Private Provision of Publicly Funded Health Care: The Economics of Ownership

Chalkley, M and Sussex, J.

Briefing
September 2018

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There are strongly stated concerns regarding the increasing use of non-publicly owned, especially for-profit, firms to provide services: concerns that the NHS is being undermined, that future services will be at risk or even that health care that is free at the point of delivery – a key tenet of the NHS – is about to be abandoned. There are, however, also staunch defenders of the role of the private sector in health care who argue that private providers increase patient choice, reduce waiting times and drive innovation and efficiency improvements. Depending on the viewpoint, private ownership is either a disaster or a salvation for the NHS.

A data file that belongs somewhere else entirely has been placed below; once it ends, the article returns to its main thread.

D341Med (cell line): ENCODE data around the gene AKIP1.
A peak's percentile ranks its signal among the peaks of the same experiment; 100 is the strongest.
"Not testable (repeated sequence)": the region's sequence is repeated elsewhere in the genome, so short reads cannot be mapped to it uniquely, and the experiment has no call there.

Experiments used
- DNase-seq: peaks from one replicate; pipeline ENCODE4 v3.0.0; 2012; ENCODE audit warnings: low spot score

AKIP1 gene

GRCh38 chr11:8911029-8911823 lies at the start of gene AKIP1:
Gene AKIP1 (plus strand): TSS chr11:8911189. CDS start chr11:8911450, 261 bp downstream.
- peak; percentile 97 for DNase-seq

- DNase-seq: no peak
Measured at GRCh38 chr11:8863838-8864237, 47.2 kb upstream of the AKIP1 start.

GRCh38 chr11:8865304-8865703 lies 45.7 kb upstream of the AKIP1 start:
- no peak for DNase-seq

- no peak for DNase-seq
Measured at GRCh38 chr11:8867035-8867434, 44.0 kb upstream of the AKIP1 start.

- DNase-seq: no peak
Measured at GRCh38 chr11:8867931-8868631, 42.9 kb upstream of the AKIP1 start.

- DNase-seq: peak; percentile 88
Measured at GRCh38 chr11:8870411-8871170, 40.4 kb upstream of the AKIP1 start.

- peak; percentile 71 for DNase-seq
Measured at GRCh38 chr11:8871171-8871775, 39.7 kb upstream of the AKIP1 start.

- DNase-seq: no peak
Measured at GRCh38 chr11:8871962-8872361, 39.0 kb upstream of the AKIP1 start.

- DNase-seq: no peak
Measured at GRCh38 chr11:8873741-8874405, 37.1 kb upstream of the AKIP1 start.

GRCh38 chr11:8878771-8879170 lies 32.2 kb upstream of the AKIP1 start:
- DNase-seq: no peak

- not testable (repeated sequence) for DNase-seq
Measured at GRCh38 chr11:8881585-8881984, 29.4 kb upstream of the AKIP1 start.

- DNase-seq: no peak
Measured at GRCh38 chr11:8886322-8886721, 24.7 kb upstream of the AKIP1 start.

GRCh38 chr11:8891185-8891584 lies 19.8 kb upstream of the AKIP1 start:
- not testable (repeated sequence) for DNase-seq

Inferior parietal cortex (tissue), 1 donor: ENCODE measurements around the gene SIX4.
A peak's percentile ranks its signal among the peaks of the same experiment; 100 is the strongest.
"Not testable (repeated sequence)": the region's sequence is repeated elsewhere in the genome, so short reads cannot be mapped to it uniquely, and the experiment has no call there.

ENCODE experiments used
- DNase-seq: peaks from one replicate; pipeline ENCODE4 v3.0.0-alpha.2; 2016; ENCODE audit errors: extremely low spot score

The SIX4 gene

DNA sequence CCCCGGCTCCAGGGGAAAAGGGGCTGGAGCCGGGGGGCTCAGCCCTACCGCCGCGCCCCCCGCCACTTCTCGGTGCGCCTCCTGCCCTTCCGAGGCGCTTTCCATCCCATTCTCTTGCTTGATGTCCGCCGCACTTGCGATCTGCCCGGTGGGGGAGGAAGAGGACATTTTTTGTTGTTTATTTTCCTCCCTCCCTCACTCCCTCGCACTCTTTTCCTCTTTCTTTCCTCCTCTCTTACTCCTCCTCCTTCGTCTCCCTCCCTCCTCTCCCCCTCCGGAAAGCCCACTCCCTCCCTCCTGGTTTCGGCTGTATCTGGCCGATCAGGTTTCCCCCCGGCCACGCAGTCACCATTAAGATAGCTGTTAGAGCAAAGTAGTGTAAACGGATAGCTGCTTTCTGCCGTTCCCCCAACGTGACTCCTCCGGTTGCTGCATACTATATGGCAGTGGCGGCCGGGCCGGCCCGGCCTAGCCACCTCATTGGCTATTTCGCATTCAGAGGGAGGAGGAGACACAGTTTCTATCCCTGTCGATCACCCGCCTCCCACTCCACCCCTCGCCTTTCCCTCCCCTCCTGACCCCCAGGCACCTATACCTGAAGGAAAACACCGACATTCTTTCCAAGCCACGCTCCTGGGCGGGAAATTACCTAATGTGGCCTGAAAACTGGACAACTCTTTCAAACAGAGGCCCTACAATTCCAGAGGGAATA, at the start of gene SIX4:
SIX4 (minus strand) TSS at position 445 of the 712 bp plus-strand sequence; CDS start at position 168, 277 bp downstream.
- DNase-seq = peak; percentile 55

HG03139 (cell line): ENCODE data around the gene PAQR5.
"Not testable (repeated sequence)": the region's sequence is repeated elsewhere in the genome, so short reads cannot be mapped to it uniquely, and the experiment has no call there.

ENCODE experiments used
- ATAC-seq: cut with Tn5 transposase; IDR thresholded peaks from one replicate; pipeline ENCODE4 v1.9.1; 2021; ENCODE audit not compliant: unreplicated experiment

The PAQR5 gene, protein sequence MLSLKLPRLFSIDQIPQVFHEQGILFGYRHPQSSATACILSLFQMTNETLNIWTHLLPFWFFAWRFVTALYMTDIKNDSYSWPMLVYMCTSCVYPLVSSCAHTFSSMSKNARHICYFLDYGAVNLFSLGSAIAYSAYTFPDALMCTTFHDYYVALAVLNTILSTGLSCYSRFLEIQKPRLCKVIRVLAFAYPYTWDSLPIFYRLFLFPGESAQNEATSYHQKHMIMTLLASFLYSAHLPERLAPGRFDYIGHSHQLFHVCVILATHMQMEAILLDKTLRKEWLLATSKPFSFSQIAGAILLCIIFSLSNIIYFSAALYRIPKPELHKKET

This OHE Briefing outlines the NHS ownership debate through the lens of economics. The aim of the Briefing is to improve understanding of how economics can or cannot help to resolve the question of whether the private ownership of health care provision is good or bad. The economics literature that informs this overview includes: the theory of the organisation of production; theories of behaviour and motivation and the role of incentives and payments in influencing decisions.